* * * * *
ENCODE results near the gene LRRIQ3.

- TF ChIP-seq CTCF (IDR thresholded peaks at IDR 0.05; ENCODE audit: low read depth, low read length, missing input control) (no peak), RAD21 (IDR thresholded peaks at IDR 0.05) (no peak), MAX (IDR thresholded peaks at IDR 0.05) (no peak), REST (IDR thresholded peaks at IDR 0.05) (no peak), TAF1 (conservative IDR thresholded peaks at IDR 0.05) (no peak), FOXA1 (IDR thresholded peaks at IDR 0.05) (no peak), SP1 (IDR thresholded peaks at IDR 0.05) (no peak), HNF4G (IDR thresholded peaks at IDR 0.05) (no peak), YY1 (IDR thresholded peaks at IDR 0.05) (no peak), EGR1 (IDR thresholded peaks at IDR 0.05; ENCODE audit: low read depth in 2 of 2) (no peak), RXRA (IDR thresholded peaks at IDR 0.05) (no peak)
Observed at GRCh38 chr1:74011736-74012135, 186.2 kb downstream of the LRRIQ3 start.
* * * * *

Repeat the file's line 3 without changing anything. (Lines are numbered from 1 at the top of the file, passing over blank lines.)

Observed at GRCh38 chr1:74011736-74012135, 186.2 kb downstream of the LRRIQ3 start.